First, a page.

An updated 2022 Atlantic hurricane season forecast released today by Colorado State University (CSU) predicts a “well above-average” level of tropical cyclone activity between June and November.
CSU’s new outlook now anticipates 20 named storms rather than 19 the team released its initial 2022 seasonal forecast on April 7. The CSU team, led by Phil Klotzbach, also expects 10 hurricanes instead of nine, and five major hurricanes as opposed to four.
Major hurricanes are those with wind speeds reaching Category 3, 4 or 5 on the Saffir-Simpson Hurricane Wind Scale.
“With the National Hurricane Center already tracking areas of potential tropical development this week, all signs point to another active season,” said Sean Kevelighan, CEO, Triple-I. “Residents who live in coastal states from Maine to Texas are vulnerable to the direct impacts of hurricanes and tropical storms. All it takes is one storm to make it an active season for you and your family so now is the time to prepare.”
The 2021 Atlantic hurricane season produced the third-most named storms on record. Seven of last year’s 21 named storms were hurricanes, with four reaching major hurricane intensity. Category 4 Hurricane Ida made landfall in Louisiana on Aug. 29 and then caused deadly flooding along the East Coast a few days later.
“Homeowners and business owners should review their policies with an insurance professional to make sure they have the right types, and amounts, of insurance to protect their properties from damage caused by either wind or water. That also means exploring whether they need flood coverage since flood-caused damage is not covered under standard homeowners, condo, renters, or business insurance policies. In addition, homeowners should take steps to make their residences more resilient to windstorms and torrential rain by installing roof tie-downs and a good drainage system,” Kevelighan recommended.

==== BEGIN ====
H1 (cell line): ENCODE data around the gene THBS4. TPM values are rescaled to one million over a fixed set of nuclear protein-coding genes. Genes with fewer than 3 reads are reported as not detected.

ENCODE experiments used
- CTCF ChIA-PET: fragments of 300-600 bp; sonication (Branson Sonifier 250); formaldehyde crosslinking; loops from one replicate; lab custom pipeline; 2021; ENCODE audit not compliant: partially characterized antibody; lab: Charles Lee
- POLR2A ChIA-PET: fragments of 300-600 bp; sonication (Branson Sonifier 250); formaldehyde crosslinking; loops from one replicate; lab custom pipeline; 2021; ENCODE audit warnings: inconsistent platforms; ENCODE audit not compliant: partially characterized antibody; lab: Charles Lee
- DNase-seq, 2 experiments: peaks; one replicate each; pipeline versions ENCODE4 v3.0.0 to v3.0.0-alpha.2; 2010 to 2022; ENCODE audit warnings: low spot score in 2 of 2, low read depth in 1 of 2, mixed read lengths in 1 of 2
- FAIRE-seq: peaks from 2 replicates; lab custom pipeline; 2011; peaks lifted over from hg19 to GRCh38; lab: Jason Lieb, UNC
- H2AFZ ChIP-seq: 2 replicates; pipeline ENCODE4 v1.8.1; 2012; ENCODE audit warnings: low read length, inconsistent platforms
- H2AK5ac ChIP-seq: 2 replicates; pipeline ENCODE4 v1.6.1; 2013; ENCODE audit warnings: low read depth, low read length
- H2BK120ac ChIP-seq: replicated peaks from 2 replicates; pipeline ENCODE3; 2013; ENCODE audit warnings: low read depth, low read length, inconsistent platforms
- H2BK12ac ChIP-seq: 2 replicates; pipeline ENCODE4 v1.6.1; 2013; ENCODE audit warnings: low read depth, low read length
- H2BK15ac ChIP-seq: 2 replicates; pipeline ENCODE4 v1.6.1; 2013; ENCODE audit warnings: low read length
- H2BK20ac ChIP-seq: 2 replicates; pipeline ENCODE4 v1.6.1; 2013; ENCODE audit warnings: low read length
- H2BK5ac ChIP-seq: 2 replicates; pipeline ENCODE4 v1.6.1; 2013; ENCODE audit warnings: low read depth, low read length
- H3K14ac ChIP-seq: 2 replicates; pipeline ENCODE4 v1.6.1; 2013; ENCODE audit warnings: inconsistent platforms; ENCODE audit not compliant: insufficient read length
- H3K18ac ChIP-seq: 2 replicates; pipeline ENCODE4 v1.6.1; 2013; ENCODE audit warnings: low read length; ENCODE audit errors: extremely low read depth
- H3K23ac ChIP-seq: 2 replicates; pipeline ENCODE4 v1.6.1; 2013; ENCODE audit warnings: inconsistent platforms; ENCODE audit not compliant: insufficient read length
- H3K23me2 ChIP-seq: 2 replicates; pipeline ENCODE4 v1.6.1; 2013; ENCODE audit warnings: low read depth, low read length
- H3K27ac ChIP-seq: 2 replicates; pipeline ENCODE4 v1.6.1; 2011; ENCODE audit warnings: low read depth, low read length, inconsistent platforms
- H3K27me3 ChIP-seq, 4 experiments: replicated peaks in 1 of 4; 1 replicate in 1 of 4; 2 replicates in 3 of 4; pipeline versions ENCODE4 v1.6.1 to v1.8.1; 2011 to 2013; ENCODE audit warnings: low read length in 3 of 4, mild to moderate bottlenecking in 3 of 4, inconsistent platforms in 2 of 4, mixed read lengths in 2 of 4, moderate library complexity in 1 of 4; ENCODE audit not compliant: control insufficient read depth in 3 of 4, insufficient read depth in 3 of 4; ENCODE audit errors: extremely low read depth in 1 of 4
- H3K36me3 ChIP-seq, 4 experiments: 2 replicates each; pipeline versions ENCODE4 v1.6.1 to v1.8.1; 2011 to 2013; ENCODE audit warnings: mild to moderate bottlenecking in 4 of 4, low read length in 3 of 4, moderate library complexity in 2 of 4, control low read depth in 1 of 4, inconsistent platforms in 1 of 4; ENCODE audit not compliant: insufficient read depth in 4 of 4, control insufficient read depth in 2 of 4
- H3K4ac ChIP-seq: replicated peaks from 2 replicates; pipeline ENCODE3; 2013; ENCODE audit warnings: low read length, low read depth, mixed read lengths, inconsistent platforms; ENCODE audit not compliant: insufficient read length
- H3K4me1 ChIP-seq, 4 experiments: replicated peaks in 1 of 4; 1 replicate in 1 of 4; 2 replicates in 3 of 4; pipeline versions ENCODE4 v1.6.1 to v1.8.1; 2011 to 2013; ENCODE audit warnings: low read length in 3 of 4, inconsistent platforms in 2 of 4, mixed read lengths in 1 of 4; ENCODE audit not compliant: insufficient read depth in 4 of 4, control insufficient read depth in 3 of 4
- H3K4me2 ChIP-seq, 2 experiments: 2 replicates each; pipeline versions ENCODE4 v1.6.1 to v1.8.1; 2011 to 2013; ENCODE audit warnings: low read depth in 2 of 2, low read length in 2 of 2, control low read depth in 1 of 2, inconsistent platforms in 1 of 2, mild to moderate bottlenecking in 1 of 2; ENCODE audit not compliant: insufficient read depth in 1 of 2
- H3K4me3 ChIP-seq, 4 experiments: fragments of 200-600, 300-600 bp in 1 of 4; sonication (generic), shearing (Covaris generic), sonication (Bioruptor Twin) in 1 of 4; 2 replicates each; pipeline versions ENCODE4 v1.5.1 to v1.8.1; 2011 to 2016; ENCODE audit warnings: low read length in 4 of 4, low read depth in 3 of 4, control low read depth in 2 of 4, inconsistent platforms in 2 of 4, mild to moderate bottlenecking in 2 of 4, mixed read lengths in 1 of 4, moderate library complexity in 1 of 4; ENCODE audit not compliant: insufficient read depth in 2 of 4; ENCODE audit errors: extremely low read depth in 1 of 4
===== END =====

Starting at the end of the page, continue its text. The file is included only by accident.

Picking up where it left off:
Thursday’s update also indicates there is a 76 percent chance of a major hurricane making landfall in the continental U.S. this year. This includes a 51 percent chance for the U.S. East Coast, including the state of Florida, and a 50 percent chance of a major hurricane making landfall between the Florida Panhandle westward to Brownsville, Texas.
“The odds of El Niño for this year’s hurricane season are now quite low, and the odds of La Niña conditions have increased relative to what was projected with our initial outlook in early April,” Klotzbach added. “Sea surface temperatures averaged across the tropical Atlantic are now warmer than normal, while the eastern Atlantic is much warmer than normal. This type of sea surface temperature configuration is considered quite favorable for an active 2022 Atlantic hurricane season.”
A typical season has 14 named storms, seven hurricanes, and three major hurricanes. The Atlantic hurricane season officially started on June 1 and continues through Nov. 30.